Change Your Environment: Sometimes, a change of scenery can spark new ideas. Move to a different room, work outdoors, or even change your workspace’s lighting and decor to freshen things up. Seek inspiration from new surroundings, as a change of location can invigorate your creativity.
Listen to Inspirational Music: Listen to a wide range of music, especially film scores, to get inspired. Hearing different compositions and styles can trigger your creativity. Broaden your musical horizons by exploring new music from different countries or languages, gaining fresh perspectives and inspiration for your compositions.
Watch Visuals: If you have access to the film’s visuals or scenes, watch them without sound. Visual cues can often help you find the right musical direction.
Set a Deadline: Self-imposed deadlines can help stimulate creativity. Knowing you have a limited time to create can force you to overcome the block.
Limit Choices: Too many choices can be overwhelming. Limit your instrument choices, tempo options, or key signatures to simplify the composition process.
Embrace experimentation without a predetermined outcome. Allow your creativity to flourish by combining random elements and observing where inspiration takes you.
Make sounds Design a unique sound by experimenting with synthesizers, even if a melody doesn’t immediately materialize. You’ll have a captivating new instrument to use in future projects.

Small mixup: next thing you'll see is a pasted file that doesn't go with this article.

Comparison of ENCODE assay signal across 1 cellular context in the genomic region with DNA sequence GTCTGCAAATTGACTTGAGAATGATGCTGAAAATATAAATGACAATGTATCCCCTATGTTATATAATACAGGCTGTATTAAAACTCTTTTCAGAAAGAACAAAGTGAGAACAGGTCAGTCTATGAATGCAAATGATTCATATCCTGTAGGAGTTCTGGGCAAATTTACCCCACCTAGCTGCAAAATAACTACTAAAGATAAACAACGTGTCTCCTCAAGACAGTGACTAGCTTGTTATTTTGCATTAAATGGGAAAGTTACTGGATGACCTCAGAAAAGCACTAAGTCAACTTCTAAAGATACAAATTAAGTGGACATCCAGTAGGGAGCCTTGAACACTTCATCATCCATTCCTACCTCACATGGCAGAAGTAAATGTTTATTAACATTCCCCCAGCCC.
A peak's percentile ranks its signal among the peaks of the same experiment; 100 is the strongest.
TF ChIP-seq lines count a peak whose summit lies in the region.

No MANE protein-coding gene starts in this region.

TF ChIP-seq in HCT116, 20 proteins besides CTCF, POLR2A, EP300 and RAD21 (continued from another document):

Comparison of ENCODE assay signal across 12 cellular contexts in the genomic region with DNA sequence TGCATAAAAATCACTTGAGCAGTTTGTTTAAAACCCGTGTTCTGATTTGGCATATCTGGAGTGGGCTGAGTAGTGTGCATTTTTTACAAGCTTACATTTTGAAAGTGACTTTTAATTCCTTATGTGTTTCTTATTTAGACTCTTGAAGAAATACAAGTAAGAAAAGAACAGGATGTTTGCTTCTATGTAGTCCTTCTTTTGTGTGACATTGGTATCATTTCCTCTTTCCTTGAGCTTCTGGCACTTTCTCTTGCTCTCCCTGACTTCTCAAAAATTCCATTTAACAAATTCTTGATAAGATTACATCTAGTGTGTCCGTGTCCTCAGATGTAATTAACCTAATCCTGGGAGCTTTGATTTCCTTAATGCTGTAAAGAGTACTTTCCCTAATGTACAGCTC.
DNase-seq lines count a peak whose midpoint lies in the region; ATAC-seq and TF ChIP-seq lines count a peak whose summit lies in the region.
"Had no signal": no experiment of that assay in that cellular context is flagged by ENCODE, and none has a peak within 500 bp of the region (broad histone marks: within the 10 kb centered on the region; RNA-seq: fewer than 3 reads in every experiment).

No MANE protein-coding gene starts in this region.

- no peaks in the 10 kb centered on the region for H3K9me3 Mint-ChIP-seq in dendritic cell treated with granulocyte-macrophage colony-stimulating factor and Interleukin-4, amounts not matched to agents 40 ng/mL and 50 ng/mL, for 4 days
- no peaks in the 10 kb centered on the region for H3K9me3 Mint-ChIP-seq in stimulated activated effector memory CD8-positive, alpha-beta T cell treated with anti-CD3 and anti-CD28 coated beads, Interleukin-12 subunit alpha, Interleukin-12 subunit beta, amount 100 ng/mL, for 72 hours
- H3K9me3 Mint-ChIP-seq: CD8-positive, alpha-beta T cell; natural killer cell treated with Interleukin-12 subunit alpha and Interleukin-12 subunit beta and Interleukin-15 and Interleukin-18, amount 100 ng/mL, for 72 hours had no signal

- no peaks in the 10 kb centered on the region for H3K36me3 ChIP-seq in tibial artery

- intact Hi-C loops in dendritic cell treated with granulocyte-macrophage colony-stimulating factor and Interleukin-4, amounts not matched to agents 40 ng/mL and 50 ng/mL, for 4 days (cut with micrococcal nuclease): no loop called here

Find an alternative or “wrong” entrance / entrance: Experiment with musical improvisation on an instrument, or venture into uncharted territory by trying out a new musical instrument or a sampler instrument that is very different or would normally feel wrong… remember : “perfect is boring”
Try out a new sampler instruments, sparking novel ideas and textures. The most inspiring filmmusic can often be when the music and images don’t express the same thing. Try to put action music on a happy scene, or happy music on a sad scene!
Perfect is boring Approach composition from a different angle by starting with a sample patch that sounds strange and weird. Go from there! Find the sounds first then craft the song around them, allowing the sounds to dictate the musical direction. A good example could be some of the string textures found in the Feathersome string library by Wrongtools.
Start Small: Begin with a simple musical idea or motif. Sometimes, a small fragment can lead to a more extensive composition. Begin your routine by opening your Digital Audio Workstation (DAW), configuring your project settings, and outlining the key sections of your composition.
Experiment with Sound Design: Create unique sound textures, atmospheres, or soundscapes. Sound design can be a great starting point for a film score. Record ambient sounds from various environments or objects, capturing their unique sonic characteristics. These recordings can serve as creative elements in your music.
Mind Mapping: Create a visual mind map of musical ideas, themes, and connections related to the film’s narrative or characters.
Try new tools Get creative with your MIDI keyboard or drumpad, exploring different rhythms and melodies. How about starting with a beat when you thought you were making something soft an romantical? Try kickstart your creativity by laying down a captivating drumbeat, setting the rhythm for your composition.
Outline the music narrative on paper Visualize your musical ideas by sketching them out on paper or a whiteboard, using diagrams, arrows, and colors to illustrate your composition.